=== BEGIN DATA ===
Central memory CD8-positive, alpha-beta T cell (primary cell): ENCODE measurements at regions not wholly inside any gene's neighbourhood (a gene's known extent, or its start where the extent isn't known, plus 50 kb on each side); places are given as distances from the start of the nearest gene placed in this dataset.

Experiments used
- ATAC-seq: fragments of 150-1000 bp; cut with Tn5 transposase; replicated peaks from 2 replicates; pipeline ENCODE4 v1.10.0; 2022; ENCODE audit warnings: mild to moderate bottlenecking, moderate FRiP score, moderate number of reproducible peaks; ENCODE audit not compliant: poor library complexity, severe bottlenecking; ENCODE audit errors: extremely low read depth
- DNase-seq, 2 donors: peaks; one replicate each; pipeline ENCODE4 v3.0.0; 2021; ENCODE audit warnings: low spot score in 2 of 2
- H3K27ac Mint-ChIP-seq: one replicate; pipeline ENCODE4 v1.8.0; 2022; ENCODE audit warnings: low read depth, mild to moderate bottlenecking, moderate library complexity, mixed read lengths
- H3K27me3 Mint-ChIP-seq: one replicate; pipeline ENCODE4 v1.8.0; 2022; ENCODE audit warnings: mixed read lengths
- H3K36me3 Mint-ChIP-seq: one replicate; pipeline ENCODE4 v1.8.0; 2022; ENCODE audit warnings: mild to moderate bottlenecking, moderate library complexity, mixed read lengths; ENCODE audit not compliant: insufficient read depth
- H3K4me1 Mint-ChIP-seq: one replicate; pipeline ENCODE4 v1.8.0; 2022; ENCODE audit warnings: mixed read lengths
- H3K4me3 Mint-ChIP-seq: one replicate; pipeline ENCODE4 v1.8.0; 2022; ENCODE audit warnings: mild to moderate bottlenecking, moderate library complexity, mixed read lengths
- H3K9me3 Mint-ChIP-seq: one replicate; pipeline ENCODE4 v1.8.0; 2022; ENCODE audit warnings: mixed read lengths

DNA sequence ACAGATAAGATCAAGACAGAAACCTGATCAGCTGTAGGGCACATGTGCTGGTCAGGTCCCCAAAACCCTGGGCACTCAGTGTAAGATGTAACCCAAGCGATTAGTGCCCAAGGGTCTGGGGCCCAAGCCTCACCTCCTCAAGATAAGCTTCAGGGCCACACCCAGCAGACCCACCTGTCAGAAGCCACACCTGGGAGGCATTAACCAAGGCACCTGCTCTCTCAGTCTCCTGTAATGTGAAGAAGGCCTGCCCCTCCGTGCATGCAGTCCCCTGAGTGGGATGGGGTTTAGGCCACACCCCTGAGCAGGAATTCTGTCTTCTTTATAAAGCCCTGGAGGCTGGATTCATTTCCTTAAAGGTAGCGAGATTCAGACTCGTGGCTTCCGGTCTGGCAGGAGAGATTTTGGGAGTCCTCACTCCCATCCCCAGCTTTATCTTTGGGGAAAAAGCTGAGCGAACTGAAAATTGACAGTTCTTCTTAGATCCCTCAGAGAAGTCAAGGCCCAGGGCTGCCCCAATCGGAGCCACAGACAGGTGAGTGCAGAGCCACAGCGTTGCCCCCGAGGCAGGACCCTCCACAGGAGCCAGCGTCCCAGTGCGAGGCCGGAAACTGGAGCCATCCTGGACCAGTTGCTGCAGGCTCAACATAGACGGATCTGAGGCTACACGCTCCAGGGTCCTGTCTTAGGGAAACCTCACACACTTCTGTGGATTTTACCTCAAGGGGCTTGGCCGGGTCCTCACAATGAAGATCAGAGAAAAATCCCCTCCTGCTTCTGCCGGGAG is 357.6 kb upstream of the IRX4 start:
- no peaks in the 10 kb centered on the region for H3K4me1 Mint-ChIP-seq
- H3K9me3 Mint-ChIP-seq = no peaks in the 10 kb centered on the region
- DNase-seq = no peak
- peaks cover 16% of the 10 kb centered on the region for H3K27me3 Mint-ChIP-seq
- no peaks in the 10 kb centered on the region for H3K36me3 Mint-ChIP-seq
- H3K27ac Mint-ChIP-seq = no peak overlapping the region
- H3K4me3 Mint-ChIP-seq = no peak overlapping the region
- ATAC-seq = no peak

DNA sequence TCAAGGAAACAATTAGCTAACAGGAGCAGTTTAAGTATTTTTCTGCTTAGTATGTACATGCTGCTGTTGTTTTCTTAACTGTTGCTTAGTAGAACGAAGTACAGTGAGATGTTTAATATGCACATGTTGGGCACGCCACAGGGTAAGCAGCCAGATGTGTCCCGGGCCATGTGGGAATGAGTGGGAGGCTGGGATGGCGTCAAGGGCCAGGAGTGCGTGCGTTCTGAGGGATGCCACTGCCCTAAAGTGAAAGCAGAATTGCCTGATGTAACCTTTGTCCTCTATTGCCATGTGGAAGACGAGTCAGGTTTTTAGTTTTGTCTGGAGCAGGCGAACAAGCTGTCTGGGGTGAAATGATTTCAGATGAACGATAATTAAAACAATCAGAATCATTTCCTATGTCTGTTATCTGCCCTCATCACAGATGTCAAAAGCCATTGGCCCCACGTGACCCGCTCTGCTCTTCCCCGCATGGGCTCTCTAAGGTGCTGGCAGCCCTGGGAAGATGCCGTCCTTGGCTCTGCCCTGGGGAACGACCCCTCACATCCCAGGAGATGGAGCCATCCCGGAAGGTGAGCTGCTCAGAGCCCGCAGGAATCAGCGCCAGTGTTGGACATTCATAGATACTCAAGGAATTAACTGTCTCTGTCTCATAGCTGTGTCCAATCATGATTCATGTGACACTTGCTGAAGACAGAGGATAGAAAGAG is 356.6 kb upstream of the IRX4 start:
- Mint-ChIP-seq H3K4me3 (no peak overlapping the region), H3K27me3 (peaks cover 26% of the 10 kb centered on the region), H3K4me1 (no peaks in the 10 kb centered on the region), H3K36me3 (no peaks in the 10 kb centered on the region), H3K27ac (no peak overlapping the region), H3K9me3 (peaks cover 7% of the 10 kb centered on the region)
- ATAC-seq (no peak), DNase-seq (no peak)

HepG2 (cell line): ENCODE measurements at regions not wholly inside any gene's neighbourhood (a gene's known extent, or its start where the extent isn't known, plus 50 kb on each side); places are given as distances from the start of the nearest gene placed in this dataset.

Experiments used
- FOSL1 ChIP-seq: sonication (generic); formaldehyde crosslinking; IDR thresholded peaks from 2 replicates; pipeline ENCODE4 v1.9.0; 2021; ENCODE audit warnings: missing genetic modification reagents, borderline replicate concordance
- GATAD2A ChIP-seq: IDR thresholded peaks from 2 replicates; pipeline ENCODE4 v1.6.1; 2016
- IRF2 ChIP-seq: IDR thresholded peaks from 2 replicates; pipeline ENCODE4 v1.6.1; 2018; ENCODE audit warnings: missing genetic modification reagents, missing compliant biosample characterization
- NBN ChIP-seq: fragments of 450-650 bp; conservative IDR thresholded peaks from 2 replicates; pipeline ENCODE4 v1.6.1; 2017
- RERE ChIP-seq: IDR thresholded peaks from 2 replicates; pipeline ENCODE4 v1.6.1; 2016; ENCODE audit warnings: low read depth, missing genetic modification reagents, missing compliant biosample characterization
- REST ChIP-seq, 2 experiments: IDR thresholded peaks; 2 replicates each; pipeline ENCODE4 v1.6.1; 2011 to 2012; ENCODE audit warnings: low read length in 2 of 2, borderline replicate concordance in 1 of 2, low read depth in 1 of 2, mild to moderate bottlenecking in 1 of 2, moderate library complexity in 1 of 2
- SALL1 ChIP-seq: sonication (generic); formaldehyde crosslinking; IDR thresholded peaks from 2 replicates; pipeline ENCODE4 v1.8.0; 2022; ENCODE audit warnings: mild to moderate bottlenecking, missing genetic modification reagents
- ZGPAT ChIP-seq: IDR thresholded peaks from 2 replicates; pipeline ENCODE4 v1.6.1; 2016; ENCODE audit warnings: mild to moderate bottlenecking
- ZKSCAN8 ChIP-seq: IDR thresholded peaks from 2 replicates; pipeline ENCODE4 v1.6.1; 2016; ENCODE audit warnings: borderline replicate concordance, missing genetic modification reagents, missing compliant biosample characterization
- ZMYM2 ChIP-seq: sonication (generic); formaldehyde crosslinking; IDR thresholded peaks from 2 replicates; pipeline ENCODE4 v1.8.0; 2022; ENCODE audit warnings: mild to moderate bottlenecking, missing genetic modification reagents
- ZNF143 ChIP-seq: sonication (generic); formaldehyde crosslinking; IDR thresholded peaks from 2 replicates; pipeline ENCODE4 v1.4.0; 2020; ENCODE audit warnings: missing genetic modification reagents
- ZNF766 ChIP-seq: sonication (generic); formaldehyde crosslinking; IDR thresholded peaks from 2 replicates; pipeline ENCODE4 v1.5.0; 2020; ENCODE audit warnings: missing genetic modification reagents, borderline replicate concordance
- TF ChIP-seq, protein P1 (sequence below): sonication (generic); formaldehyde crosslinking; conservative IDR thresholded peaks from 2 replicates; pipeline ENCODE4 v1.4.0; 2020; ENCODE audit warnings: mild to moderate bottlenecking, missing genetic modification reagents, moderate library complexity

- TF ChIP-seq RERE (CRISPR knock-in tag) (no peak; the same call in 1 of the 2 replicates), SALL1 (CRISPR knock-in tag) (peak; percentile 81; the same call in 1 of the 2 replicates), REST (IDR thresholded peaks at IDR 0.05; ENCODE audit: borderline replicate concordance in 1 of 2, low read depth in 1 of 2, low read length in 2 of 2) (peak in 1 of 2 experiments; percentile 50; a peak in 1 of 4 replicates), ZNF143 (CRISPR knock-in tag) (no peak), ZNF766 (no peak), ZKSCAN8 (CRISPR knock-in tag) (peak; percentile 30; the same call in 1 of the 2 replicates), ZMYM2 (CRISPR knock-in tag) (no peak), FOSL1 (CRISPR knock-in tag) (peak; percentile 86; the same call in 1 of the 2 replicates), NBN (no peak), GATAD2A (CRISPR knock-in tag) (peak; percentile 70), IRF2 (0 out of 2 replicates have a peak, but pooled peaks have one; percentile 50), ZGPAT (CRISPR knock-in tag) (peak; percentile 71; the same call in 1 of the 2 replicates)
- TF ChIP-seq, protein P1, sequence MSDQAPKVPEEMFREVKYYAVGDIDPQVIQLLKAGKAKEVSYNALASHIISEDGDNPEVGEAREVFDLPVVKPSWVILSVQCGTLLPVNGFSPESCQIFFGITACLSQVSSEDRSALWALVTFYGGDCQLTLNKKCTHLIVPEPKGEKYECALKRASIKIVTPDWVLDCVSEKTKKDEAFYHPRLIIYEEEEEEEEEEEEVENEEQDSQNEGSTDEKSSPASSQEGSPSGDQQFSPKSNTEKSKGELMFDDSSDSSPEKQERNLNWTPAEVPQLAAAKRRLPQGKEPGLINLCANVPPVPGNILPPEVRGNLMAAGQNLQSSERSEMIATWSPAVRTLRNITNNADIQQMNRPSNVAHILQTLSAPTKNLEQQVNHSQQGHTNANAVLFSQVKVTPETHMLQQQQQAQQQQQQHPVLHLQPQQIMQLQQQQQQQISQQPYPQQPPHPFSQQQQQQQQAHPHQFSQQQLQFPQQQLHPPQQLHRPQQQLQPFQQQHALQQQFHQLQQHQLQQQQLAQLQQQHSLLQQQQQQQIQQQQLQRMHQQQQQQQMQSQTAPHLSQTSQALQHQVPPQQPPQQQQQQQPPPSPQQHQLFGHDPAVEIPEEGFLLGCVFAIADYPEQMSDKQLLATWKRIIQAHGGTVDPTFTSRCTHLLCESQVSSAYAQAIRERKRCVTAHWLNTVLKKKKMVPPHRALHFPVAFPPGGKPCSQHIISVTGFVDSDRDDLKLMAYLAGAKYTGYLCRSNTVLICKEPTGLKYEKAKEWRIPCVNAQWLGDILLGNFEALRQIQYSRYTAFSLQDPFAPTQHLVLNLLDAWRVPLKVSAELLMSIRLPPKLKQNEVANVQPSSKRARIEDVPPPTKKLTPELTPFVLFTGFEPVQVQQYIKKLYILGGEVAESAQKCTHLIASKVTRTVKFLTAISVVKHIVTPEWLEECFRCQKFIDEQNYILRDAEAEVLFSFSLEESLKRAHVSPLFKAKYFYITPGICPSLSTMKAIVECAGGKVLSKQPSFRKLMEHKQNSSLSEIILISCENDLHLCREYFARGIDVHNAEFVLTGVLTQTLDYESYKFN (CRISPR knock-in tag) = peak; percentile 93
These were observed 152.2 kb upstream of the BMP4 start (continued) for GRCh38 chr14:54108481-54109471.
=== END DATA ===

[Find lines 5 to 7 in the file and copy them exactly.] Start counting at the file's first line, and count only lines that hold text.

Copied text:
- H3K27ac Mint-ChIP-seq: one replicate; pipeline ENCODE4 v1.8.0; 2022; ENCODE audit warnings: low read depth, mild to moderate bottlenecking, moderate library complexity, mixed read lengths
- H3K27me3 Mint-ChIP-seq: one replicate; pipeline ENCODE4 v1.8.0; 2022; ENCODE audit warnings: mixed read lengths
- H3K36me3 Mint-ChIP-seq: one replicate; pipeline ENCODE4 v1.8.0; 2022; ENCODE audit warnings: mild to moderate bottlenecking, moderate library complexity, mixed read lengths; ENCODE audit not compliant: insufficient read depth